In his 1989 book The Future of the Past, historian C. Vann Woodward notes the difference between historical fiction and fictional history. In the former, invented characters occupy a more or less authentic historical backdrop. Gone With the Wind is a good example. Fictional history, on the other hand, takes actual historical figures and events and revises them as though in a parallel and counterfactual universe. Novels where the Nazis win the Second World War or Kennedy survives the assassination attempt in Dallas fall into this category.
Whatever the distinction, both subgenres are capable of influencing, sometimes dramatically, how past events are conceptualized and remembered in the public consciousness. As Woodward put it:
Far surpassing works of history, as measured by the size of their public and the influence they exert, are the novel, works for the stage, the screen, and television. It is mainly from these sources that millions who never open a history book derive such conceptions, interpretations, convictions or fantasies as they have about the past. Whatever gives shape to popular conceptions of the past is of concern to historians, and this surely includes fiction. (p. 235)This is plainly true of Hollywood movies. How many of us had ever heard of Schindler (let alone his list) before Spielberg made the movie? Now, how many of us have encountered Schindler in anything other than the movie? Thus everything the general public knows about Oskar Schindler comes from a portrayal that is both historical and fictional. Not to pick on Spielberg, but that he almost certainly took creative license with certain facts and got others completely wrong may therefore be of some consequence.
One might argue that as writers we have a similar obligation, at the very least to consider how our words create images that will endure in the reader’s mind. I would guess that historians spend a lot more time worrying about this than do novelists and Hollywood directors—our respective goals are quite different, after all.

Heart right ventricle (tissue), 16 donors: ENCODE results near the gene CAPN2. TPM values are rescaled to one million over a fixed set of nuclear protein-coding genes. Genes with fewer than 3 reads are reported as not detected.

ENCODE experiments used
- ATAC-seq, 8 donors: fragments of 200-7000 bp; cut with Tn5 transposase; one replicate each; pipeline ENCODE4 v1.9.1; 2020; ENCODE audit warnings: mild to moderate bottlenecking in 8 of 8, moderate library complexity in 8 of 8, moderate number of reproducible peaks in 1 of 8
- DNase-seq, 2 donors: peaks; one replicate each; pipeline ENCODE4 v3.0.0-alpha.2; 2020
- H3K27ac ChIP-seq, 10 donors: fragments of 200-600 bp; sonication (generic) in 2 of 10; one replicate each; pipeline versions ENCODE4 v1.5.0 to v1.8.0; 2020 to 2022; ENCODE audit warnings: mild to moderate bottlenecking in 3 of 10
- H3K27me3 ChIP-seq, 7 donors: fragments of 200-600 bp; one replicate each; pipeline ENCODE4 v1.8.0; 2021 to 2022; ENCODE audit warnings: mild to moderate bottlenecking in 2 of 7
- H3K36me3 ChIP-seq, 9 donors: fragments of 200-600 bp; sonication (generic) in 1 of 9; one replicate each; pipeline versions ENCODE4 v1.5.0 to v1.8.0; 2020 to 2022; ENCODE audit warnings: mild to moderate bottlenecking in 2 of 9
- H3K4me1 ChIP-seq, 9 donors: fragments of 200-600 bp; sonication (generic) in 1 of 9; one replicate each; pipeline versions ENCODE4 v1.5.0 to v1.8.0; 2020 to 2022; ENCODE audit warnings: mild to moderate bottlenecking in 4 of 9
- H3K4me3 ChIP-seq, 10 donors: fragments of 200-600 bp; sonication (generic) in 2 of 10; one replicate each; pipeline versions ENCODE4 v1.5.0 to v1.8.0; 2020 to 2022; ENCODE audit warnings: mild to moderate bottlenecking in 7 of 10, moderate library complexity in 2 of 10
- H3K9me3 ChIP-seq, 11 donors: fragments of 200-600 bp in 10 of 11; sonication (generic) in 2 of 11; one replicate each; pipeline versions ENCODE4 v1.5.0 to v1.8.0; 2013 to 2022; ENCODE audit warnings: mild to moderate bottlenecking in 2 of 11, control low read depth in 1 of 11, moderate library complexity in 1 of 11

The larger point I hope to raise is that all writing is historical in the sense that words on paper are like the mosquito trapped in amber, a set of facts unique to that particular place and time now permanently suspended and able to be viewed sui generis many years later.
Think of it this way: To Kill a Mockingbird by Harper Lee is a work of fiction. She made the whole thing up. And yet, the novel has profoundly shaped our view of race relations in the South in the mid-twentieth century, particularly for those of us who did not experience that time and place firsthand. Our historical memory resides in such works of fiction.
Here in Alaska we can look to the gold rush novels of Rex Beach and Jack London, both of whom wrote what Woodward would call historical fiction. It almost matters less whether those novels were “accurate” in a historical sense relative to the effect they continue to have on the image of the North in the public mind. None of us are so naïve as to think the story of Buck in The Call of the Wild is one hundred percent true, but reading the tale allows us to relive a collective past. The savvy reader can look past the subject matter itself and discern something of the mores and circumstances, whether cultural, social, political, economic, and so on, in which the book itself was written.
This view demonstrates that the line between fiction and non-fiction is so thin as to occasionally be invisible.
Ross Coen is a historian who writes about the social, political, and environmental history of Alaska and the Arctic. He is the author of The Long View: Dispatches On Alaska History from Ester Republic Press and Breaking Ice for Arctic Oil: The Epic Voyage of the SS Manhattan through the Northwest Passage from University of Alaska Press. He lives in Fairbanks.